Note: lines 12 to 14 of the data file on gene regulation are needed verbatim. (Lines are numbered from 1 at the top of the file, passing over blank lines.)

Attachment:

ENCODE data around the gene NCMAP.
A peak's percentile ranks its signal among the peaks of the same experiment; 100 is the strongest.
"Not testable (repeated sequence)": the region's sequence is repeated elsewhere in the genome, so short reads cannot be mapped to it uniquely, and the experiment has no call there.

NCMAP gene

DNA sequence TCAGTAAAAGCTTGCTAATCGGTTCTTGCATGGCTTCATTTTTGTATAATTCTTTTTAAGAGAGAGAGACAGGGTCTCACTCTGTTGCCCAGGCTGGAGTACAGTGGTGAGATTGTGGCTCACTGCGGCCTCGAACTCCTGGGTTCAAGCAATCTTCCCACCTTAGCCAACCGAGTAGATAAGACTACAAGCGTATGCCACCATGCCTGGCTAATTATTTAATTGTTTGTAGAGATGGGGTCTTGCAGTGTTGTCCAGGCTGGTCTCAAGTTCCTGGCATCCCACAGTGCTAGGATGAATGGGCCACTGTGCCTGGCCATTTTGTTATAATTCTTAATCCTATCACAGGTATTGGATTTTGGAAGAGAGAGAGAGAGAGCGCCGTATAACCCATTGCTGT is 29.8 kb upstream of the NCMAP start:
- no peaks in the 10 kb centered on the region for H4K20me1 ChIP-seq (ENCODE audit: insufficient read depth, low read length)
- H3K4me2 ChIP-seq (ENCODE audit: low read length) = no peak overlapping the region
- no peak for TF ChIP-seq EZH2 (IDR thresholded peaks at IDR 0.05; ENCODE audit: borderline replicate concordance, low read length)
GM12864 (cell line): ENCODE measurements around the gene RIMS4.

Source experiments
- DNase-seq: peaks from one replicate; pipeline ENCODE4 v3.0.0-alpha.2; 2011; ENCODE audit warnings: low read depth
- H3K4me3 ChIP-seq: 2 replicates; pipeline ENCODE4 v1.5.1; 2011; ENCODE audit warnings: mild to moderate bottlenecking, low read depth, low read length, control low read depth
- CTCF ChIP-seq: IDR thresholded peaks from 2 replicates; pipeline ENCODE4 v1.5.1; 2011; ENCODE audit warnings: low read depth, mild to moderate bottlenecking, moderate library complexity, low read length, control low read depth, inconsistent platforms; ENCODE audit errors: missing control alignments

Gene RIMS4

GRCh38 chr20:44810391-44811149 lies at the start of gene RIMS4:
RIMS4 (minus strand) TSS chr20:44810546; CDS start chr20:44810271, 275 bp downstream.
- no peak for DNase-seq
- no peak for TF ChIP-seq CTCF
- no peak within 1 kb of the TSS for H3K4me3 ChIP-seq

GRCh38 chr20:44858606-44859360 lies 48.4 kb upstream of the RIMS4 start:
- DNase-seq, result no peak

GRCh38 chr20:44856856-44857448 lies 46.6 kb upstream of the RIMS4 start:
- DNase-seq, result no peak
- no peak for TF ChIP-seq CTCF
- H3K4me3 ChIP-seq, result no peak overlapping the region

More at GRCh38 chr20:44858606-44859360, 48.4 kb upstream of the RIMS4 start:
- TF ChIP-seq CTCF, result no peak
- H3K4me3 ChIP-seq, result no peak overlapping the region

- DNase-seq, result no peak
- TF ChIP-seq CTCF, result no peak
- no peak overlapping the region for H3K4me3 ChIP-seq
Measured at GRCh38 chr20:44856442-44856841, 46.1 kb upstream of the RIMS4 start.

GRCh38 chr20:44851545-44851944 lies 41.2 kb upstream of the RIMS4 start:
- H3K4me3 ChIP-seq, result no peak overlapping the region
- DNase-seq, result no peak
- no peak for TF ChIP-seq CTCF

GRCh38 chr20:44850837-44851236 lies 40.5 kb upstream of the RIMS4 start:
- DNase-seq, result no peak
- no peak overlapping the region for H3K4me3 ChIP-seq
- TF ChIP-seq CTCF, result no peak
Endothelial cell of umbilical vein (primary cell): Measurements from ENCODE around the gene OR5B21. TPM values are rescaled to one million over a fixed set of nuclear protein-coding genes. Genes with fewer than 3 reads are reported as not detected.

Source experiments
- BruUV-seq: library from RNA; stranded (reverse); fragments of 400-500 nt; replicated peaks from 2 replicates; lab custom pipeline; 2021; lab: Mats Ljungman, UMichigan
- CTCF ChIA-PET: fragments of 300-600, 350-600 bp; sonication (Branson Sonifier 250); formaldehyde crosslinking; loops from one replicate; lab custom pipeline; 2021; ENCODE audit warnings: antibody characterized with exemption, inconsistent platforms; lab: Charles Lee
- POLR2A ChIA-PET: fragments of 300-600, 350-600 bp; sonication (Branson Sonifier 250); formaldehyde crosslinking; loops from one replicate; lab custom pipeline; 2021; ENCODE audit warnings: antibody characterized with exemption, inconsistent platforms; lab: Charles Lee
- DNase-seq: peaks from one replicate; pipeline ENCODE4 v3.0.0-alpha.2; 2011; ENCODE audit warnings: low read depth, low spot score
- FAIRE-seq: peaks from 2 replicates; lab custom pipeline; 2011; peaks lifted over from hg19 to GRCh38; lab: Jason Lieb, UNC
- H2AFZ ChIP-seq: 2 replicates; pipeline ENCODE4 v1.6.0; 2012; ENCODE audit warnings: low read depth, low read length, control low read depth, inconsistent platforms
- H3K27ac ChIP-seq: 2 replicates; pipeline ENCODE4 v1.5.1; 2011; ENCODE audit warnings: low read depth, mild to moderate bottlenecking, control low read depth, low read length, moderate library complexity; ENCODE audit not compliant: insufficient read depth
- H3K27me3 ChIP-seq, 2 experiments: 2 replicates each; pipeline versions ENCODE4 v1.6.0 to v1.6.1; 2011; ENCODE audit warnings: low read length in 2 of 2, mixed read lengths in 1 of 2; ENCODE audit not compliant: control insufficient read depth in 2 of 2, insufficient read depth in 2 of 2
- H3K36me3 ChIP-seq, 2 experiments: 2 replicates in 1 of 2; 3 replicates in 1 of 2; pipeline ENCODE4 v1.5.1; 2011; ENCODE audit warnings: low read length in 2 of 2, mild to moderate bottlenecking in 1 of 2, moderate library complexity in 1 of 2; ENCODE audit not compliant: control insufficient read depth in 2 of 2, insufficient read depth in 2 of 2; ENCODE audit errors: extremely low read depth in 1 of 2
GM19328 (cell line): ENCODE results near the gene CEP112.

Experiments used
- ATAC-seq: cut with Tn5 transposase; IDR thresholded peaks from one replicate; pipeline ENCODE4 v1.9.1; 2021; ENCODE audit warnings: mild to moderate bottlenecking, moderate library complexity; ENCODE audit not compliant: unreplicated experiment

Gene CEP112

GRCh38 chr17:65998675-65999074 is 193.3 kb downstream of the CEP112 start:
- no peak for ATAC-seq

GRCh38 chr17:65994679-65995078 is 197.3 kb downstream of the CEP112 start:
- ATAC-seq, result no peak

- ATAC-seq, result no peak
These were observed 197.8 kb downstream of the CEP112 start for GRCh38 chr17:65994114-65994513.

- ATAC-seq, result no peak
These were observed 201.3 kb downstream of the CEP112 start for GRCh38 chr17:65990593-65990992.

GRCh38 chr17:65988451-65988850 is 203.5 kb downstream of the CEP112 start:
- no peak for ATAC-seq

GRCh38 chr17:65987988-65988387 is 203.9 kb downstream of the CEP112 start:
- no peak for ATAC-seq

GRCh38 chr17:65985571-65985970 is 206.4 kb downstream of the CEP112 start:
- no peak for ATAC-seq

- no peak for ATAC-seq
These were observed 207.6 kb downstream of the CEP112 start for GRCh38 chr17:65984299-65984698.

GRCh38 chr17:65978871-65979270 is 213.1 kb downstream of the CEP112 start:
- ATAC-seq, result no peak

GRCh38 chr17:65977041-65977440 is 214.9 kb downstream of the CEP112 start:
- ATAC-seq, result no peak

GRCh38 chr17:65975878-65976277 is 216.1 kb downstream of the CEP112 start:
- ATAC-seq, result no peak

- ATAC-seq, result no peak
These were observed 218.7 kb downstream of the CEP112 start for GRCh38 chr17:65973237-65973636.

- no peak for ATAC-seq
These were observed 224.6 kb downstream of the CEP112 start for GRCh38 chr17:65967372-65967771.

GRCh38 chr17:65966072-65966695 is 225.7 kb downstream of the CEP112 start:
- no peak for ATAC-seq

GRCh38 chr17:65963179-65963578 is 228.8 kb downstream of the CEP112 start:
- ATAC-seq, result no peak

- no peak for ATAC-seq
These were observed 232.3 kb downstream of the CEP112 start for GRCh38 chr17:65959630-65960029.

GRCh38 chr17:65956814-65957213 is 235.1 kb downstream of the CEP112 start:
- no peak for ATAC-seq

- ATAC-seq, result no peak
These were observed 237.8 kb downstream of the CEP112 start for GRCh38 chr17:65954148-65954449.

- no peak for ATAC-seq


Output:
- H3K4me3 ChIP-seq: 2 replicates; pipeline ENCODE4 v1.5.1; 2011; ENCODE audit warnings: mild to moderate bottlenecking, low read depth, low read length, control low read depth
- CTCF ChIP-seq: IDR thresholded peaks from 2 replicates; pipeline ENCODE4 v1.5.1; 2011; ENCODE audit warnings: low read depth, mild to moderate bottlenecking, moderate library complexity, low read length, control low read depth, inconsistent platforms; ENCODE audit errors: missing control alignments

Gene RIMS4